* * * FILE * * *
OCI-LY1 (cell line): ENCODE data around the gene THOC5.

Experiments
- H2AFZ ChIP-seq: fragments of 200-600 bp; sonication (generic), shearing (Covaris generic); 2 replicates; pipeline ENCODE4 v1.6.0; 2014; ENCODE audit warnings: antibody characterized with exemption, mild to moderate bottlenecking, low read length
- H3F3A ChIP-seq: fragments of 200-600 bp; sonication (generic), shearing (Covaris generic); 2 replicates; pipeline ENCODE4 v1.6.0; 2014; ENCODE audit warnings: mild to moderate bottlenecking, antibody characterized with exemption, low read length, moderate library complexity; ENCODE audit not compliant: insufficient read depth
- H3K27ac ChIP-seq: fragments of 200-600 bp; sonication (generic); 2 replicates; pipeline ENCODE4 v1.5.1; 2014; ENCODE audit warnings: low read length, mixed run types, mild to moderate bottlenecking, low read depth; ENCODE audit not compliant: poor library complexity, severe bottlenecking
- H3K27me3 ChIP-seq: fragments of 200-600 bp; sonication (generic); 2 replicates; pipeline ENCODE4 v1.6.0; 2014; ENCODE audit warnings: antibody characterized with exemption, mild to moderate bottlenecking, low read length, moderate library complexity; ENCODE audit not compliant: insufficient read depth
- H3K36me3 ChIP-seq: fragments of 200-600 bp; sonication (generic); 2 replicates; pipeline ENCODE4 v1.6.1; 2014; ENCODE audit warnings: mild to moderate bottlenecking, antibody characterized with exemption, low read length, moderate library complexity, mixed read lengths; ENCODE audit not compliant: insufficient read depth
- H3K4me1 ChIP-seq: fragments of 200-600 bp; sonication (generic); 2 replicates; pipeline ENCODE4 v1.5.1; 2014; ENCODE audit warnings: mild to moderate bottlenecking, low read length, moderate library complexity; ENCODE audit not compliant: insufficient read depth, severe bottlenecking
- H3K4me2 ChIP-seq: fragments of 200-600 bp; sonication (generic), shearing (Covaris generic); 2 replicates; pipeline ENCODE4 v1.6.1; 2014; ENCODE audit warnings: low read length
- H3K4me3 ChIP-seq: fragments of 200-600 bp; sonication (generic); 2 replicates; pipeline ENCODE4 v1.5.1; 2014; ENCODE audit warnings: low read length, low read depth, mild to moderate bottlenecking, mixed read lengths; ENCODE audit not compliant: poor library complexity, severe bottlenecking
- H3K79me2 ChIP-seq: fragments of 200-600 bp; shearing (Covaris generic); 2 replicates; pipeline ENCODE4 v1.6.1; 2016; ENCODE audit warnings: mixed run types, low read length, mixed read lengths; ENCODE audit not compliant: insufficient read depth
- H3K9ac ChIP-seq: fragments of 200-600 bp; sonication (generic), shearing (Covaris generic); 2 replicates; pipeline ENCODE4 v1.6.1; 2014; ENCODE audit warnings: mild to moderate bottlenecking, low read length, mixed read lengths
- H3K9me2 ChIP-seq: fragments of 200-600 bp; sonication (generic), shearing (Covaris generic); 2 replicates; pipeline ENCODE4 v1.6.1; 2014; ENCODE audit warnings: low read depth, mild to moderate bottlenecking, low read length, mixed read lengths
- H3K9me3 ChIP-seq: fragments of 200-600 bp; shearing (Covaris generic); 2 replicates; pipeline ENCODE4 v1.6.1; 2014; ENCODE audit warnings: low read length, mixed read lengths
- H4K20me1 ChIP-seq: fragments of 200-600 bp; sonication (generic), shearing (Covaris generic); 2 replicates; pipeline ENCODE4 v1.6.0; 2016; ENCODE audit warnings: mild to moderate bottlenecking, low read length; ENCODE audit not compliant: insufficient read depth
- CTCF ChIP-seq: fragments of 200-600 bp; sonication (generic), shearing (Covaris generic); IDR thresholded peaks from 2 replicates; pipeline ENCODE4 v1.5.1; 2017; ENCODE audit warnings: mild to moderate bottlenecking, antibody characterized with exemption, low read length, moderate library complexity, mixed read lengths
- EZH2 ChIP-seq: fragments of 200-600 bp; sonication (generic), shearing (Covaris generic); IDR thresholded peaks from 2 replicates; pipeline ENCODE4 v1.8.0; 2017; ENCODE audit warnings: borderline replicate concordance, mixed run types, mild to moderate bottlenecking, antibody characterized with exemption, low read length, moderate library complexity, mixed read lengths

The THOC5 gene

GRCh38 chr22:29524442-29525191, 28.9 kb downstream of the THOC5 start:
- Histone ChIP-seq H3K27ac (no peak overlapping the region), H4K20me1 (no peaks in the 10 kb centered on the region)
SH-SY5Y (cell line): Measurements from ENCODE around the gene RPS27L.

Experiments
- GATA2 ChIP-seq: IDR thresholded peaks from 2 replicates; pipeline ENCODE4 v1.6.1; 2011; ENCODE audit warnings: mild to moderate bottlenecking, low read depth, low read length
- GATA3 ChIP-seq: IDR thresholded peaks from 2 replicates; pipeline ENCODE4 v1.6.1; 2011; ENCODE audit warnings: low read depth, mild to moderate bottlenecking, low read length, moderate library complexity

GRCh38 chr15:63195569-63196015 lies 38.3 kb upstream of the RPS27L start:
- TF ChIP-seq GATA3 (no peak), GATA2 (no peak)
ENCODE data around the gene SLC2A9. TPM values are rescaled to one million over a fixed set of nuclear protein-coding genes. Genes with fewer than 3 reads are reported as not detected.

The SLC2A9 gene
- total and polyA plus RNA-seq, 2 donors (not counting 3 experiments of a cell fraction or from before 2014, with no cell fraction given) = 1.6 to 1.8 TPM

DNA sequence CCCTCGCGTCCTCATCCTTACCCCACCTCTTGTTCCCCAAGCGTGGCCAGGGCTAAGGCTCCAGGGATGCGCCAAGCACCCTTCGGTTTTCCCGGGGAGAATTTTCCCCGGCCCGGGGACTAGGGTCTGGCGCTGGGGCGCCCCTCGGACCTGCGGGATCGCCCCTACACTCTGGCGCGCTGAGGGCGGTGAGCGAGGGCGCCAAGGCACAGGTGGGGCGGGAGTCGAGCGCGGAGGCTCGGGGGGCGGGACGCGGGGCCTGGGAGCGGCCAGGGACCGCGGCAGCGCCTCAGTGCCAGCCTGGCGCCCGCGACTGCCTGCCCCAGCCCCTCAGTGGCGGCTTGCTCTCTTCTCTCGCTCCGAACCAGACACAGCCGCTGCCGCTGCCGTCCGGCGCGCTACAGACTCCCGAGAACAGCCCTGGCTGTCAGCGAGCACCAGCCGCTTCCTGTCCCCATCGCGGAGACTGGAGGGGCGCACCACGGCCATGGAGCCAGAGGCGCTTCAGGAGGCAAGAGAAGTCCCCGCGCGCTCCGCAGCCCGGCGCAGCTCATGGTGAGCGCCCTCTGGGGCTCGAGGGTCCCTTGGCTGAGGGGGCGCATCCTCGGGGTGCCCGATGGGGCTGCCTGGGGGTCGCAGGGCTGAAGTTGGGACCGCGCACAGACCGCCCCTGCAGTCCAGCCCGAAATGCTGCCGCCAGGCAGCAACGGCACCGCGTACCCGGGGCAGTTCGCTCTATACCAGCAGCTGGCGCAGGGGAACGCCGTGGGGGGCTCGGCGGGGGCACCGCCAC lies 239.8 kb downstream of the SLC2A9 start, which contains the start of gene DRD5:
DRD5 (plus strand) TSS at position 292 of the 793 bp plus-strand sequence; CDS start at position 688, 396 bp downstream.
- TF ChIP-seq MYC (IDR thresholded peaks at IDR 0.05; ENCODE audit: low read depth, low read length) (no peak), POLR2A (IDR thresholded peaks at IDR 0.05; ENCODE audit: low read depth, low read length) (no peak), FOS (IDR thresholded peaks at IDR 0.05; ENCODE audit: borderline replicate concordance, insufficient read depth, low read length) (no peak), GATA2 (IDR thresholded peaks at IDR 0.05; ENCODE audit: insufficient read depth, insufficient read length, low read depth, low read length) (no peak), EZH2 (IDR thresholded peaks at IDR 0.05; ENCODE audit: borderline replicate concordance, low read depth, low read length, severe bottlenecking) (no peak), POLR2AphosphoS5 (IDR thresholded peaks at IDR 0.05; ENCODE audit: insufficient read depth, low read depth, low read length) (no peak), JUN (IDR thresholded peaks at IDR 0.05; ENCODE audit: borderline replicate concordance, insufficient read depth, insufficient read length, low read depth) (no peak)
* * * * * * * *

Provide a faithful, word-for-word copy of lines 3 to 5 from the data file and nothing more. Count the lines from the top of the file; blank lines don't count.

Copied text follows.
- H2AFZ ChIP-seq: fragments of 200-600 bp; sonication (generic), shearing (Covaris generic); 2 replicates; pipeline ENCODE4 v1.6.0; 2014; ENCODE audit warnings: antibody characterized with exemption, mild to moderate bottlenecking, low read length
- H3F3A ChIP-seq: fragments of 200-600 bp; sonication (generic), shearing (Covaris generic); 2 replicates; pipeline ENCODE4 v1.6.0; 2014; ENCODE audit warnings: mild to moderate bottlenecking, antibody characterized with exemption, low read length, moderate library complexity; ENCODE audit not compliant: insufficient read depth
- H3K27ac ChIP-seq: fragments of 200-600 bp; sonication (generic); 2 replicates; pipeline ENCODE4 v1.5.1; 2014; ENCODE audit warnings: low read length, mixed run types, mild to moderate bottlenecking, low read depth; ENCODE audit not compliant: poor library complexity, severe bottlenecking